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Vaccine scientists launch social enterprise to prevent drug giant costs

With human trials for their vaccine beginning next week, Imperial College London is creating the new business to make sure it will be accessible to all if successful

Imperial College London scientists will ensure any Covid-19 vaccine is cheaper and easier to distribute by forming a social enterprise to sidestep massive pharmaceutical industry prices.

VacEquity Global Health (VGH) will work to “accelerate” distribution of a vaccine across the world, waiving royalties and charging modestly to make sure access to it is not limited to wealthy countries. The lab team believes the social enterprise model, meaning a for-profit business which reinvests earnings into the group’s mission, will mean those living in less well-off areas of the world won’t be left behind when a vaccine becomes available.

The Big Issue was launched as a social enterprise in 1991, using profits to support vendors and drive forward the fight to end homelessness for good.

VGH, also supported by investment firm Morningside Ventures, will launch phase one/two human trials next week with 300 people, with a further trial involving 6,000 people planned for October.

Professor Robin Shattock, head of mucosal infection and immunity at Imperial College London and co-founder of both VGH, said: “We have spent an intense six months to fast-track our vaccine to the clinic, now we are ready to combat the virus through our clinical trials.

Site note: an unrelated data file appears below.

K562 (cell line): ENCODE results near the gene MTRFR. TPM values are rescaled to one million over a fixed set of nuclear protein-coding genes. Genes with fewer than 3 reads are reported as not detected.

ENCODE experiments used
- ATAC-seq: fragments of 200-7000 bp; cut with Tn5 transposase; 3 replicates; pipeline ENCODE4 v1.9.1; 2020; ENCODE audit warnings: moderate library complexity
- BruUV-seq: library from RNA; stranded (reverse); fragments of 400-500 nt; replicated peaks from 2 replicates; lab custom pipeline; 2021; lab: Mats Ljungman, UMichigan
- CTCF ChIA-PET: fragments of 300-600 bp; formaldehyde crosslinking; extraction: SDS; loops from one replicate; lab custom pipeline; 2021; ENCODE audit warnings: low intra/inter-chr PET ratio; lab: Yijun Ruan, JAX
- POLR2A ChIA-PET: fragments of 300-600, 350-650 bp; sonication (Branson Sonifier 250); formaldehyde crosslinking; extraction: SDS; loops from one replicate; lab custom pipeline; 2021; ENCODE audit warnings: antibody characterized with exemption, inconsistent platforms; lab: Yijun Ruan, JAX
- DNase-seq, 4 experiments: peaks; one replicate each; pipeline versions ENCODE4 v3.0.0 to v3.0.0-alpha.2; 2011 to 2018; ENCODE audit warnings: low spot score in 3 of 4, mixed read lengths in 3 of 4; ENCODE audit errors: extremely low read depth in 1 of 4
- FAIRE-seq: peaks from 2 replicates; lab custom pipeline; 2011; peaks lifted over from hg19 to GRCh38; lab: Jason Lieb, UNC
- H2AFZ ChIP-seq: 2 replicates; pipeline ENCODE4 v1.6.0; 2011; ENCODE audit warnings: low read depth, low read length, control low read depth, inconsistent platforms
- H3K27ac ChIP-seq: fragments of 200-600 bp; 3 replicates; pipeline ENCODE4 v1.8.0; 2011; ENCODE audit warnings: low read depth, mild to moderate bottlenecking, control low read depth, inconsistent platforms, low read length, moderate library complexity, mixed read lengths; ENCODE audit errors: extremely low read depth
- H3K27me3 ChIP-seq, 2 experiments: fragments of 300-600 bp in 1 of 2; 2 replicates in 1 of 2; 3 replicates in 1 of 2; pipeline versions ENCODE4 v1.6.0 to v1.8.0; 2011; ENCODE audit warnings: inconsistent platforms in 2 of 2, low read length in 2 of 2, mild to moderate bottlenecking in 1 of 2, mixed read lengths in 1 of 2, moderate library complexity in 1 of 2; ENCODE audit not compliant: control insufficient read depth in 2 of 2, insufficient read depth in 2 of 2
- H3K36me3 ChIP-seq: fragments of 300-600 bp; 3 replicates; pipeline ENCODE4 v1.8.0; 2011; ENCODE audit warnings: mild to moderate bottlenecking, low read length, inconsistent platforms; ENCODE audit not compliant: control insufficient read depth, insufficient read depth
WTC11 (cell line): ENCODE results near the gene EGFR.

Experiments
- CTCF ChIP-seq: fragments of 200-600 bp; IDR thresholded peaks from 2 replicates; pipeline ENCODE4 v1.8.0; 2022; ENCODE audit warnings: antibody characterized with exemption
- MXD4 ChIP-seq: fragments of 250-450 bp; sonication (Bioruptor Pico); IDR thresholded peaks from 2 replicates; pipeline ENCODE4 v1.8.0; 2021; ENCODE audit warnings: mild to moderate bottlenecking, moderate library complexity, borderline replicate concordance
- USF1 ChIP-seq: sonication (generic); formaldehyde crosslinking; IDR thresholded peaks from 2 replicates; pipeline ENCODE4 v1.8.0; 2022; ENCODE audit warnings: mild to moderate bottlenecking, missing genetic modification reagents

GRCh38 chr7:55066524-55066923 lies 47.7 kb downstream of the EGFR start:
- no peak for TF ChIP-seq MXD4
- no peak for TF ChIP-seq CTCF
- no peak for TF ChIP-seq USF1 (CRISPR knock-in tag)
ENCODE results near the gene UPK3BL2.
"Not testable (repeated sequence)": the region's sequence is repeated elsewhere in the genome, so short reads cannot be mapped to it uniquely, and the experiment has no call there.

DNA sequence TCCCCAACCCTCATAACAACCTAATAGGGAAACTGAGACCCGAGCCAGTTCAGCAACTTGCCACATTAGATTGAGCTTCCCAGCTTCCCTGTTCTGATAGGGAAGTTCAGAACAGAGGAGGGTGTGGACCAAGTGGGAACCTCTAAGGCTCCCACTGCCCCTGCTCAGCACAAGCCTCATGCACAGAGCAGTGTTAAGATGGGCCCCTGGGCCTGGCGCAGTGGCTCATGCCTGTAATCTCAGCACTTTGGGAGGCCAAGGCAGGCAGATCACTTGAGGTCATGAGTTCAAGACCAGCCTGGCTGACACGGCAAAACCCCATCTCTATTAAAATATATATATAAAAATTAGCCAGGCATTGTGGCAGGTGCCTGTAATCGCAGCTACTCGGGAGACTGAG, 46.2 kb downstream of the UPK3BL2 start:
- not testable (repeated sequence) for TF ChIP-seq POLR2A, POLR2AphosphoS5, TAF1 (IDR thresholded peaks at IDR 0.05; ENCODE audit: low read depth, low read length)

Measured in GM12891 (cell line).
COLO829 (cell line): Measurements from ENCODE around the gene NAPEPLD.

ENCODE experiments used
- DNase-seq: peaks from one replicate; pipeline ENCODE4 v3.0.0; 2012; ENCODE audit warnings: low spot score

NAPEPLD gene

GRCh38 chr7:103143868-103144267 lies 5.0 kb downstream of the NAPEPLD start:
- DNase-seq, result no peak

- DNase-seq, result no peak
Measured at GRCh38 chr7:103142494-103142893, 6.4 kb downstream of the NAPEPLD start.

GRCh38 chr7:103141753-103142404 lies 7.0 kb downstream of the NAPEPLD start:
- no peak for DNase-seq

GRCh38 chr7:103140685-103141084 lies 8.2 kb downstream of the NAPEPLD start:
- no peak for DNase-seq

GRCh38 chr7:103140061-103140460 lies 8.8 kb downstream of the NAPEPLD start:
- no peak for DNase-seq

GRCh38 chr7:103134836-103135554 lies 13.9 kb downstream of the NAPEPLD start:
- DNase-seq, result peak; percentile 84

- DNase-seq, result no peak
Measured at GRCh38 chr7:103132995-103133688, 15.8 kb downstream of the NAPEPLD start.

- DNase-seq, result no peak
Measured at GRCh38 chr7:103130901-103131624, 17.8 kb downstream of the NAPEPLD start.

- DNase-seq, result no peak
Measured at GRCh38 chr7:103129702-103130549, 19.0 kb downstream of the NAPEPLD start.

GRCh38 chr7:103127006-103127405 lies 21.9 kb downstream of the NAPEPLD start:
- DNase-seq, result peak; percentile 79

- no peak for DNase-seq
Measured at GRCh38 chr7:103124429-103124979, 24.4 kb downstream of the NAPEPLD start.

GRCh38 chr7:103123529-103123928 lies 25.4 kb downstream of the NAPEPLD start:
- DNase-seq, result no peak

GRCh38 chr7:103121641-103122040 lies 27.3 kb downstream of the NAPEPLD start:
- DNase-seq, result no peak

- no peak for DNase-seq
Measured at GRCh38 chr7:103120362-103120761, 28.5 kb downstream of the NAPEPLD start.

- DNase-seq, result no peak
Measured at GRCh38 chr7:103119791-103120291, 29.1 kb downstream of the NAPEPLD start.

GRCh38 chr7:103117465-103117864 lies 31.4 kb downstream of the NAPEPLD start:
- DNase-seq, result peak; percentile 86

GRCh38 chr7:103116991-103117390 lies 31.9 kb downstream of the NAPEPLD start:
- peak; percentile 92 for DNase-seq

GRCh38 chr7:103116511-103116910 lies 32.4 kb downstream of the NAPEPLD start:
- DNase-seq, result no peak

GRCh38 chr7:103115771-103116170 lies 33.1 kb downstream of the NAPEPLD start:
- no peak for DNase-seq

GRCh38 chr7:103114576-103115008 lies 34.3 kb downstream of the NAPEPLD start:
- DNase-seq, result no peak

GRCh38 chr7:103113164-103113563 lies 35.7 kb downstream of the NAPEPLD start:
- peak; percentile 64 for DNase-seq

“We are grateful to the thousands of people helping us advance the vaccine: from donors, investors and the government to volunteers for our clinical trials. These new enterprises are the most effective way for us to deliver COVID-19 vaccines quickly, cheaply and internationally, while preparing for future pandemics.”

The Imperial vaccine effort has been driven by funding from the UK Government and philanthropists, receiving more than £40 million of public money and £5 million from donors.

Professor Alice Gast, President of Imperial College London, said the new social enterprise – when coupled with another new startup being launched to develop the technology being used in the vaccine to fight further health issues beyond the virus – will “fight disease, create thousands of jobs and fast-track scientific advances”.

She added: “We are determined to both defeat the current coronavirus and improve the world’s readiness to fight pandemics for generations to come.

“Professor Shattock’s team show Imperial at its best: turning cutting-edge discoveries into practical applications that improve lives. We are proud of, and grateful to, the many researchers, students, taxpayers, philanthropists and investors who have helped us reach this promising stage.”

Researchers estimate that if these human trials are successful, the Imperial lab team’s vaccine can begin being distributed in the UK and around the world early next year.